100 Best Films of the 90s – Part 1 (#100-#91)

The 90s was one of my favorite decades for film, with the emergence of Quentin Tarantino, Richard Linklater, David Fincher, John Singleton, Paul Thomas Anderson and other less famous artists. It was a Renaissance for crime dramas as well, all seeming to stem from the success of GoodFellas and Pulp Fiction, and veteran blockbuster filmmaker Steven Spielberg proved to be one of the best directors of not just action, but high drama with his incredible work on Schindler’s List and Saving Private Ryan.

This was also a great decade for raw, in-your-fucking-face documentaries with the sad but hopeful Hoop Dreams and the absolutely devastating Paradise Lost: The Child Murders at Robin Hood Hills, not to mention Jennie Livingston‘s thrilling, hilarious and extremely emotional look at NYC drag queen balls, Paris is Burning.

I’ve seen roughly 800 films from this decade, but here are my top 100, starting with #100-#91. These will be weekly installments every Wednesday throughout the summer.



1995 / United States / dir. Paul Verhoeven / 131 minutes

I couldn’t in good conscience add this to the top 100, but it is perhaps the most fascinating motion picture event of the entire decade. Somewhere between brilliantly calibrated camp and creepy exploitive garbage, Showgirls starts at an 11/10 on the loudness scale and gradually makes its way up to a million. The fact this insane mishmash of ideas is from the celebrated director of Robocop, Starship Troopers and Total Recall is all the more fascinating. (Streaming on Cinemax)

100. Romy and Michele’s High School Reunion

1997 / United States / dir. David Mirkin / 92 minutes

One of my absolute favorite movies as a child still holds up for me as an adult. Romy and Michelle’s High School Reunion is about two hilarious single women (Mira Sorvino, Lisa Kudrow) in their late 20s, living in L.A., who were branded as outcasts in high school and are still outcasts all these years later. When a chain-smoking Janeane Garofalo alerts them of their high school reunion in Tucson, they decide to road trip it back home and lie about their accomplishments to impress people who used to bully them. Laughs and some surprisingly effective heartwarming moments ensue, with Kudrow delivering one of those rare, perfect comedic performances. ($3.99 rental on Amazon)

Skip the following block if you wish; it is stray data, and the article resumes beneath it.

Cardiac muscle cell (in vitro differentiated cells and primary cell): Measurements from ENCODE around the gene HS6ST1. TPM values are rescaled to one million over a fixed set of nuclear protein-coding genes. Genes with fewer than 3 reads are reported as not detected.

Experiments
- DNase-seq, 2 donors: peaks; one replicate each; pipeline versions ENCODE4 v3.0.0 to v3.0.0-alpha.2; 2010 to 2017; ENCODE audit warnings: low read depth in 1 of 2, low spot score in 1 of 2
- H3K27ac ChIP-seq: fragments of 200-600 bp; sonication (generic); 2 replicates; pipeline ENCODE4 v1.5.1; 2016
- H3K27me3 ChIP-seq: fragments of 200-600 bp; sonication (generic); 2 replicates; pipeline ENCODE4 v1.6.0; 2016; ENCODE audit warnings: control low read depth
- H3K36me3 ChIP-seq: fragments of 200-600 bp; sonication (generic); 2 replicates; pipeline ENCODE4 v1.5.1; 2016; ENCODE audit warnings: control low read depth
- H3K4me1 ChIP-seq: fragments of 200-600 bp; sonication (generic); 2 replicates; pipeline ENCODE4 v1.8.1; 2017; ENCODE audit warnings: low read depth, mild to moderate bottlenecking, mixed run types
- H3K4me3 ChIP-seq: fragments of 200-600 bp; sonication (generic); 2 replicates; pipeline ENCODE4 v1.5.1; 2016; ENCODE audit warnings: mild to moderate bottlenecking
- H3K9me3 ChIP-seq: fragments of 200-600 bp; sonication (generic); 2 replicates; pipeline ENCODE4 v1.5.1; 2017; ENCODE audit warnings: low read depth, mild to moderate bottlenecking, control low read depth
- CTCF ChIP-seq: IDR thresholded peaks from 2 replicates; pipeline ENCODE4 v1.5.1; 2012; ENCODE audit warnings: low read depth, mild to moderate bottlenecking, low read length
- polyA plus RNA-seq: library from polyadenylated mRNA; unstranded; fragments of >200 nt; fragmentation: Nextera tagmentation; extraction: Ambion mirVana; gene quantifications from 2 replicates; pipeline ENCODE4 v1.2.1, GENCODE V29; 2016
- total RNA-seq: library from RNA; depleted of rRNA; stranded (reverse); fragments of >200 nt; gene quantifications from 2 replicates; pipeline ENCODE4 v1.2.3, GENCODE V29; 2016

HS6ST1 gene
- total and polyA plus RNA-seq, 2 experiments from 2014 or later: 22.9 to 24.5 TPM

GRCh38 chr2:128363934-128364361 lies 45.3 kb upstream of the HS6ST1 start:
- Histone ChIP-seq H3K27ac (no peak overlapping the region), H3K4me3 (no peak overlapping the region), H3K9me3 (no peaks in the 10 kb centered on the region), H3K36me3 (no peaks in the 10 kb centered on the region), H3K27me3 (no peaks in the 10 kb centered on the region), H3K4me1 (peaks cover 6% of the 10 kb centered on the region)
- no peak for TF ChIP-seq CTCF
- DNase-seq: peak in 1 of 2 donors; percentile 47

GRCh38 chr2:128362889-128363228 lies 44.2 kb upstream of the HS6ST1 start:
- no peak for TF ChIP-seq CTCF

99. Jurassic Park

JURASSIC PARK, 1993. ©Universal/courtesy Everett Collection

1993 / United States / dir. Steven Spielberg / 127 minutes

It’s a classic and I got to play Newman in the puppet version of the show. There’s nothing else to say, this is an indisputably great action blockbuster that celluloid wizard Steven Spielberg managed to create the same year as Schindler’s List. ($3.99 rental on Amazon)


98. Batman Returns

1992 / United States / dir. Tim Burton / 126 minutes

Really more of a movie about Catwoman (a fantastic Michelle Pfeiffer) and The Penguin (a perfectly cast Danny DeVito), than a movie about Batman (the dependable Michael Keaton). No complaints here though, Tim Burton manages to outdo his first effort and take a series in such a bold, sexual and definitely not kid-friendly direction, that he got fired. I don’t think the scenic and costume design has ever been more imaginative in the series and speaking of imaginative, I think Christopher Walken essentially playing Donald Trump is a brilliant choice and has absolutely held up over time. (Streaming on HBOMAX)


97. Strange Days

1995 / United States / dir. Kathryn Bigelow / 145 minutes

An incredibly intelligent and fascinating science-fiction thriller that has maybe not completely held up today in 2021, in terms of its technology, but it still deserves to be seen. Therein lies the problem, you can’t stream, rent or buy Kathryn Bigelow’s Strange Days anywhere. Ralph Fiennes plays a disgraced former cop turned bootleg VR experience peddler, mostly selling VR sexual experiences. When he comes across a VR tape of a real life cop (Vincent D’Onofrio) murdering a witness (THAT’s held up), he realizes it must be exposed to the public at all costs. Good thing a super bad ass Angela Basset is there to help him. (Not Available Anywhere – Write Your Congressman)